Fig and walnut biscotti are a delightfully crunchy cookie, perfect for the holidays, and great for gifting. Some flavor combinations are just so traditional and perfect for the holidays and this is one of them.
The sweetness of plump dried figs and the warm scent of cinnamon, nutmeg, cloves and orange peel. SO nice and cozy.
There is snow falling outside my window as I write this, for the first time this year. It's always a bittersweet moment for me, that first snowfall. You see, I don't consider myself a winter person.
I love a white Christmas, but after January first, I just can't think of snow as anything other than a nuisance.
Digging my car out. Wrestling an uncooperative two year old with chubby feet into boots that never seem to fit properly. Driving at 5 miles an hour behind a snow plow. Oh the joy.
I don't ski or skate, or sled, or in anyway take advantage of what people call "winter activities". To me a winter activity involves a bathrobe, a book and a cup of something warm.
But this may need to change soon, because keeping a rambunctious two year old cooped up in the house is probably ill-advised. Anyway.
Another great winter activity is baking. The kitchen is warm from the oven, and the fragrance of spices fill the whole house. With a few Christmas tunes playing, that's pretty much as good as a winter day gets, in my book.
And while we're on the subject, want to get a head start on your holiday baking? Make some biscotti. They will stay fresh for a couple of weeks in an airtight container, and will be ready whenever you are for whatever you have planned for them.
Put some in a jar, tin or mug for a lovely edible holiday gift. Maybe add a bag of your favorite ground coffee, because biscotti and coffee are a match made in heaven.
These fig and walnut biscotti also make the best after-dinner treat. Served with coffee, they are perfect after a heavy Thanksgiving or Christmas meal.
Aaaaand, if you really love biscotti, give these awesome chocolate almond biscotti a try ;).
Fig and Walnut Biscotti
- 1 cup walnut halves or pieces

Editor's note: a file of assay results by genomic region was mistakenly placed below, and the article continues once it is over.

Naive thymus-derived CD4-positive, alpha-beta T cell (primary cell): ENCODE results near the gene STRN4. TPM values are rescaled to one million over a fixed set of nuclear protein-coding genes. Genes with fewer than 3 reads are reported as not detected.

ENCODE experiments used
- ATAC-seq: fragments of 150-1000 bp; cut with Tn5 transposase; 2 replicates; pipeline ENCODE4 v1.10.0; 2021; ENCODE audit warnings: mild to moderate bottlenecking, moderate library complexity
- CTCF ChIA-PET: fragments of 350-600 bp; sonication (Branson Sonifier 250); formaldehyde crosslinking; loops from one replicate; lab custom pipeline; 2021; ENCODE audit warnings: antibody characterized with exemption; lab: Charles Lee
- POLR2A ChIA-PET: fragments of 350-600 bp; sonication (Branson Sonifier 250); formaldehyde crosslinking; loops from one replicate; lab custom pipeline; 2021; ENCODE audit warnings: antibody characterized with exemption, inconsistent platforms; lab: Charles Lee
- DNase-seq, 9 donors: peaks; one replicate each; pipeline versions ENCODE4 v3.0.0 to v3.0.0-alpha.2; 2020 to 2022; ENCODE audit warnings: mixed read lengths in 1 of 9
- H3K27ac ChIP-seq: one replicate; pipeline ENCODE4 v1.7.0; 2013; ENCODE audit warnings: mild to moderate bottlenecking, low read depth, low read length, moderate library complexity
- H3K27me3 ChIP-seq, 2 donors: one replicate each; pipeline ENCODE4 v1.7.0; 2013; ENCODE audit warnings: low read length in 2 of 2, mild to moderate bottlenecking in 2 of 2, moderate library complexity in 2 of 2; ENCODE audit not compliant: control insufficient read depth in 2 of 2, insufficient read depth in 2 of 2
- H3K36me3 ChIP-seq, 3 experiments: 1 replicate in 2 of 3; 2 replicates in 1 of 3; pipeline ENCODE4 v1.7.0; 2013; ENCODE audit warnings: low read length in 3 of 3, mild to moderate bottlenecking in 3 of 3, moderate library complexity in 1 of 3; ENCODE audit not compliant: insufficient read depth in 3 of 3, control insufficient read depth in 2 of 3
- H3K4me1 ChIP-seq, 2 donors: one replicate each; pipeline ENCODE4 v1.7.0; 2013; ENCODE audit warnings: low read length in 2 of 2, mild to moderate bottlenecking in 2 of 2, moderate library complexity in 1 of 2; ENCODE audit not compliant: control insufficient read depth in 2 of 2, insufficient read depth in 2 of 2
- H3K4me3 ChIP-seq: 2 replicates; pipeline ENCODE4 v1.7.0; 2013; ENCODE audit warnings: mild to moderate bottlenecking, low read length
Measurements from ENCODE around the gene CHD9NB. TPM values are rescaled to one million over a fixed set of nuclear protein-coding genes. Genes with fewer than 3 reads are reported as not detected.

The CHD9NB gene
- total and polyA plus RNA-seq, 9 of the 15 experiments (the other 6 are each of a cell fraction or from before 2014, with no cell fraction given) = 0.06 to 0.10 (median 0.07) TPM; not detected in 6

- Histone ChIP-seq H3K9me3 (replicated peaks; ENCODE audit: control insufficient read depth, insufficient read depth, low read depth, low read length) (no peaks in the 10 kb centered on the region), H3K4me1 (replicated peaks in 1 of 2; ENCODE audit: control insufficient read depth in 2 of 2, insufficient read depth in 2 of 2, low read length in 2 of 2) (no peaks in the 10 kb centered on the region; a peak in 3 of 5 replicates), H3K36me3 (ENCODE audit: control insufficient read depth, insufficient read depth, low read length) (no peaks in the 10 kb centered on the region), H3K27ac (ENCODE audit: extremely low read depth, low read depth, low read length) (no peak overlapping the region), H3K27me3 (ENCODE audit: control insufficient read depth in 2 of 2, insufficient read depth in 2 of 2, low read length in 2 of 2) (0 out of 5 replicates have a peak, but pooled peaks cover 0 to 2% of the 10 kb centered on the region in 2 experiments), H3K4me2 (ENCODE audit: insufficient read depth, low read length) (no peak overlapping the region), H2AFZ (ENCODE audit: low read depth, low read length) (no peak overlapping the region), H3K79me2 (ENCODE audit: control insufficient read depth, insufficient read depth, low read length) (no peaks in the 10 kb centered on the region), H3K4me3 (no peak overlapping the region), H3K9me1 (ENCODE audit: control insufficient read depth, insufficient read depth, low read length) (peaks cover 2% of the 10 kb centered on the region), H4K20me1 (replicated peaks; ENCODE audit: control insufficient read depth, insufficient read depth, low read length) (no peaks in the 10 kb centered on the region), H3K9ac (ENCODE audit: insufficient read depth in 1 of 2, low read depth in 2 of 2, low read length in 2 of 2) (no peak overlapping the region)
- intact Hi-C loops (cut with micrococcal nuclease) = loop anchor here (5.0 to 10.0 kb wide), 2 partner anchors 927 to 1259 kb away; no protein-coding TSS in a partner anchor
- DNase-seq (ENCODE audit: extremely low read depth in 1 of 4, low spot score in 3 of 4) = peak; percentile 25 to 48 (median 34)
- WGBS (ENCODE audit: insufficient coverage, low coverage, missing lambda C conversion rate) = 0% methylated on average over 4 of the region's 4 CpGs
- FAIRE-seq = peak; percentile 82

- 1 cup dried figs
- 6 tablespoons unsalted butter, softened
- ¼ cup granulated sugar, with extra for sprinkling
- 6 tablespoons packed dark brown sugar
- 2 large eggs
- 1 teaspoon pure vanilla extract
- 1 tablespoon grated orange zest (about half of one large orange)
- 1 ⅞ cup all-purpose flour
- 1 teaspoon baking powder
- ¼ teaspoon baking soda
- ¼ teaspoon kosher salt
- 1 teaspoon ground cinnamon
- ¼ teaspoon ground nutmeg
- ⅛ teaspoon ground cloves
- Preheat the oven to 325.
- Put the walnuts and figs in a food processor fitted with the chopping blade, and pulse for about 30 seconds, until finely chopped.
- In the bowl of a stand mixer, fitted with the paddle attachment, mix the butter, granulated sugar and brown sugar together on medium high speed until pale and fluffy, about 3 minutes. Add the eggs, one at a time, and the vanilla extract and orange zest. Scrape down the sides of the bowl as needed.
- In a medium bowl, whisk together the flour, baking powder, baking soda, spices and salt. Add the flour mixture to the mixer bowl and beat on medium low speed for a few seconds until just incorporated.
- Add the fig and walnut mixture and mix until combined. Scrape the dough out onto a sheet of plastic wrap, shape into a ball, and chill for about 20-30 minutes
- Turn the dough out onto a baking sheet lined with parchment paper or a silicone baking mat. For large biscotti, shape the dough into one log, about 9 x 4 inches (it should be about ¾ inch thick). For smaller biscotti, shape into two logs, about 9 x 2 inches. Set the logs at least 2 inches apart on the baking sheet because they will spread while baking. Sprinkle the logs with granulated or coarse turbinado sugar for some sparkle.
- Bake the logs in the preheated oven for about 25 minutes. Remove from the oven and let scool for 5 minutes. Spritz logs with water and let sit again for five minutes. This will soften the dough just a bit to make it easier to slice.
- Remove the logs to a countertop and slice them with a serrated bread knife into about ¾ inch cookies. A straight up and down motion works better than a sawing motion in my experience.
- Place the biscotti back on the baking sheet, separating them a little and return to the oven for another 20-25 minutes, or until dry (smaller cookies will need a little less time, so keep an eye on them.
- Cool completely before eating, storing or packaging.
Can you freeze the dough?
I haven't tried it myself. In general, I find that cookie doughs that freeze best are those with a higher fat/butter content, and biscotti are pretty low-fat, as cookies go. The BAKED cookies freeze perfectly however. Let me know if you try it, I'd love to know if it's successful 🙂
Can you use fresh figs for recipe
Dried fruits are generally best for biscotti since the cookies are meant to be quite dry. Fresh fruit would introduce a lot of extra moisture which would prevent them from drying out as intended. That said, you might end up with something tasty, even if you couldn’t really call them biscotti! 🙂